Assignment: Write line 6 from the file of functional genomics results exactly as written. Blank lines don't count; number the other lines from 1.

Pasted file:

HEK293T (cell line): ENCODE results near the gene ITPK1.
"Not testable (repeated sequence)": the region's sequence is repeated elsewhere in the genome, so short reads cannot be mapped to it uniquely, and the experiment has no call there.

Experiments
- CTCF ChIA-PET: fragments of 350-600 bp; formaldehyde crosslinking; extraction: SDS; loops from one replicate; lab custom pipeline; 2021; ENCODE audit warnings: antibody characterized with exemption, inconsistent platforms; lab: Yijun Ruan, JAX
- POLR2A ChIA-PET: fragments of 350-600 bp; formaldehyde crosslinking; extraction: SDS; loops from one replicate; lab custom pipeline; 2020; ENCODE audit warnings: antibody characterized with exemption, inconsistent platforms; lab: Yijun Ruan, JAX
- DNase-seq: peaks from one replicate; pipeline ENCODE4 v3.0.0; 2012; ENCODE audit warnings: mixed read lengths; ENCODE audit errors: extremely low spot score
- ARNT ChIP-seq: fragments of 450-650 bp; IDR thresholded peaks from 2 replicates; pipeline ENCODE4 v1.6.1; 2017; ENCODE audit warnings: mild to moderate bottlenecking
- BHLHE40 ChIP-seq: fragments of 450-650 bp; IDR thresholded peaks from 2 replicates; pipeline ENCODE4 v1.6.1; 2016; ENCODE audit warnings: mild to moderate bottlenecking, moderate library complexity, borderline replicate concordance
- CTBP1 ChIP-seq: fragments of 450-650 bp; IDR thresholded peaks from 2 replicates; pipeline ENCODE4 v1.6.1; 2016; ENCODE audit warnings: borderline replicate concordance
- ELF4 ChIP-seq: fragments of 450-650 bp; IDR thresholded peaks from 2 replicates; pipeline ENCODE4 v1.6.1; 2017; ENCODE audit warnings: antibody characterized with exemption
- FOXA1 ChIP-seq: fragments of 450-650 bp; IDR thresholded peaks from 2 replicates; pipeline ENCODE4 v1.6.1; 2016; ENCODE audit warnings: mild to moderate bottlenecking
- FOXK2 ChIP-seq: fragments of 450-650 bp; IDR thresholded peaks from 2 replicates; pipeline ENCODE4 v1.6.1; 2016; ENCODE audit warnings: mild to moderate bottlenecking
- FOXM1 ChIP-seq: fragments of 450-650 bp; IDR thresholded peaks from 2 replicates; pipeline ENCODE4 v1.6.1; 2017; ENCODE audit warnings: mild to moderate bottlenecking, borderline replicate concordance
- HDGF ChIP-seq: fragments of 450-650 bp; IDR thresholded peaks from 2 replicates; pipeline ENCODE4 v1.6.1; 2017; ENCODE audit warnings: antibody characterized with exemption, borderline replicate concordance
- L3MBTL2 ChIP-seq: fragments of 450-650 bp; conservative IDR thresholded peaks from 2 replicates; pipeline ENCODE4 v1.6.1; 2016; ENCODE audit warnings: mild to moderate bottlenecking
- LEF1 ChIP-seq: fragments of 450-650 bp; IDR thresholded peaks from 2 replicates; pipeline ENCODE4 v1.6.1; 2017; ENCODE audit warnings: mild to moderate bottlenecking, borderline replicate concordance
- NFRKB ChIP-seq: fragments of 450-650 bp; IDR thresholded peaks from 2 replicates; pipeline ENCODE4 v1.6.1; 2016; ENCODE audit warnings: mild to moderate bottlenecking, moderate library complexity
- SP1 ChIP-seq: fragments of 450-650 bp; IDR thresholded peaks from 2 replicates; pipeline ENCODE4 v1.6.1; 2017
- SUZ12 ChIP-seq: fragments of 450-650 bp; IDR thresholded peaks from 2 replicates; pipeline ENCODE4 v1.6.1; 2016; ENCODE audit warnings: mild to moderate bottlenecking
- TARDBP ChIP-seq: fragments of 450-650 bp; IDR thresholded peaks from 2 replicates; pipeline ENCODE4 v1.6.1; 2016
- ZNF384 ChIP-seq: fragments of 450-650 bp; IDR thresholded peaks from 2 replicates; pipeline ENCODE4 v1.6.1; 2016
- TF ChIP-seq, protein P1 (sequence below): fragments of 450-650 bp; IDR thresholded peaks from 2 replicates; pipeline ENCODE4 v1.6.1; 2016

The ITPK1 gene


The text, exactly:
- DNase-seq: peaks from one replicate; pipeline ENCODE4 v3.0.0; 2012; ENCODE audit warnings: mixed read lengths; ENCODE audit errors: extremely low spot score